A study published in the March 2016 issue of Health Affairs reports that workers without paid sick leave are less likely to take time off for illness and more likely to delay or put off healthcare visits entirely compared to those with paid sick leave.
EBN spoke with lead author LeaAnne DeRigne an associate professor at the Florida Atlantic School of Social Work to find out why the study was conducted, and what the implications of her findings are for both employers and public health policy.
EBN: It seems intuitive that people who do not have paid sick leave will take fewer sick days off. Why did you feel it was necessary to test this hypothesis?
DeRigne: Our research was meant to start filling in the gap in scholarly evidence around the benefits or the outcomes of having paid sick leave. For example, the public health implications of employees being at work when they are sick are huge.
EBN: Employer-paid sick leave or sick leave paid through national social insurance plans is not mandated in most of the U.S. How does this compare with other countries?
DeRigne: We are at the bottom of the pack, as usual. Workers in as many as 145 countries have some paid sick days mandated through work or paid for by government programs.
EBN: What percentage of full and part-time US workers actually have paid sick leave benefits?
DeRigne: Seventy percent of the full time employed U.S. civilian population has paid sick leave benefits, while only 19% of part-time workers have the same coverage. That leaves nearly 49 million workers without access to paid sick leave.
EBN: What does your survey data reveal about how much less sick leave full and part-time workers actually take when they don't have paid sick leave benefits?
DeRigne: People with paid sick leave miss one and a half days more of work a year. We are assuming that probably people without paid sick leave are at work when they are sick.
EBN: What does the typical profile of a worker without sick leave look like?
DeRigne: Access to paid sick leave varies by race, so Hispanic workers have the lowest rates of coverage. It is also not as common among those who are younger, less educated, low income, who report only fair or poor health and who are uninsured. That’s a pretty vulnerable population. Only three out of 10 low-income workers with a child in fair or poor health have paid sick leave benefits.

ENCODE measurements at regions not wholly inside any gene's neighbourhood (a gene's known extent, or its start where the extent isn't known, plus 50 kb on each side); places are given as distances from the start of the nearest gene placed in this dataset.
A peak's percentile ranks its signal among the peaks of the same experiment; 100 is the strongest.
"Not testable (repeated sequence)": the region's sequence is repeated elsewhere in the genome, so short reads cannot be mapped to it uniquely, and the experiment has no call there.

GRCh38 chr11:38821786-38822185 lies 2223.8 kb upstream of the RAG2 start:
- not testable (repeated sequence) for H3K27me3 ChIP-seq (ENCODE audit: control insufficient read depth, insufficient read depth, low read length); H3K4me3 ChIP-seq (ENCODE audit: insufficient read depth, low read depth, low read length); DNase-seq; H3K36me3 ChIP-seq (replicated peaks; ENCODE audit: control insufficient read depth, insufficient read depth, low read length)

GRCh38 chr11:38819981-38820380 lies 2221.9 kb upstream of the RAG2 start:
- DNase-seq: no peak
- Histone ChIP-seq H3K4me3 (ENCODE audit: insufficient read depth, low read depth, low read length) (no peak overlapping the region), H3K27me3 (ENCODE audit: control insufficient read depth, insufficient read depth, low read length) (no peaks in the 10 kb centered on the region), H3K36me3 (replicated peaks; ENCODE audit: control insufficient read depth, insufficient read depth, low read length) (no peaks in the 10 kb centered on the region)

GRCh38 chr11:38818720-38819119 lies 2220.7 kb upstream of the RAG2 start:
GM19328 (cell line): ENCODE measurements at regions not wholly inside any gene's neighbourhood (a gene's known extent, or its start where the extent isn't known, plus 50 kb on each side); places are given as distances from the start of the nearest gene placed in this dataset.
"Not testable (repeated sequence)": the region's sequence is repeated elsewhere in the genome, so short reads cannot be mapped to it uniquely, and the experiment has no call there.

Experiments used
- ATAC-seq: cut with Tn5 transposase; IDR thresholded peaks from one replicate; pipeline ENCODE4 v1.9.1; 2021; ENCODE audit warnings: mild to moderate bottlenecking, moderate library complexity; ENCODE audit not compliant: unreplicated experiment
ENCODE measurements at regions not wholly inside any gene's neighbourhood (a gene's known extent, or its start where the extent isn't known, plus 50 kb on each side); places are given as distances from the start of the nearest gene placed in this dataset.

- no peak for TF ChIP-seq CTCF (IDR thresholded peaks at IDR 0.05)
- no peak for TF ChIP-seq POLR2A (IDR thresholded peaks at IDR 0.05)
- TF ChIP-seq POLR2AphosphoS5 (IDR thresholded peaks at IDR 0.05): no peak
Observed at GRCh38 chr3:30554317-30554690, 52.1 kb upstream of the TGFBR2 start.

EBN: What are some of the workplace health and productivity advantages when employees have paid sick leave?
DeRigne: Research we reviewed on this subject suggests that paid sick days help improve job stability and employee retention. This benefit translates into fewer employee errors in production jobs and a decrease in workplace accidents and injuries. It also means that caregivers who have family responsibilities for children and aging parents are able to better achieve a better work and family balance.
EBN: In workplaces like restaurants, daycare centers and healthcare institutions what happens if employees don't have paid sick leave?
DeRigne: We're really concerned about the public health implications. So if you have the flu, but you can't stay home from work and you are making people burritos, what kind of contagious conditions are you spreading? We're also worried about sick employees who are working with vulnerable populations who may be already ill and more susceptible to secondary infections.
EBN: Based on the survey findings, how would you advise employers that currently do not offer paid sick leave, but are considering the pros and cons of adding several days per year of paid sick to their benefit plans?
DeRigne: I think that in the long run, it doesn't save money to keep people working when they are sick. They should be able to recuperate at home and treat their illness. If the have paid sick leave benefits, employers are going to reduce workplace turnover because people feel supported when they have access to paid time off so they are able to take care of themselves and their family.
EBN: Vermont will be the fifth state after Connecticut, California, Massachusetts and Oregon to mandate a specified number of paid sick leave days annually. By 2018 in Vermont, the minimum required leave will be a minimum of 40 hours or five days of earned sick leave over the course of a year. Is that enough?
DeRigne: We really don't know, and we've said this is a place where additional research is needed in the future. I think that most commonly municipalities and states offer five or seven days. Nine days I think is the highest number of paid sick days we’ve seen. So about a week seems to be enough to allow people recuperate and take care of necessary doctor’s appointments that have to be made during normal business hours.
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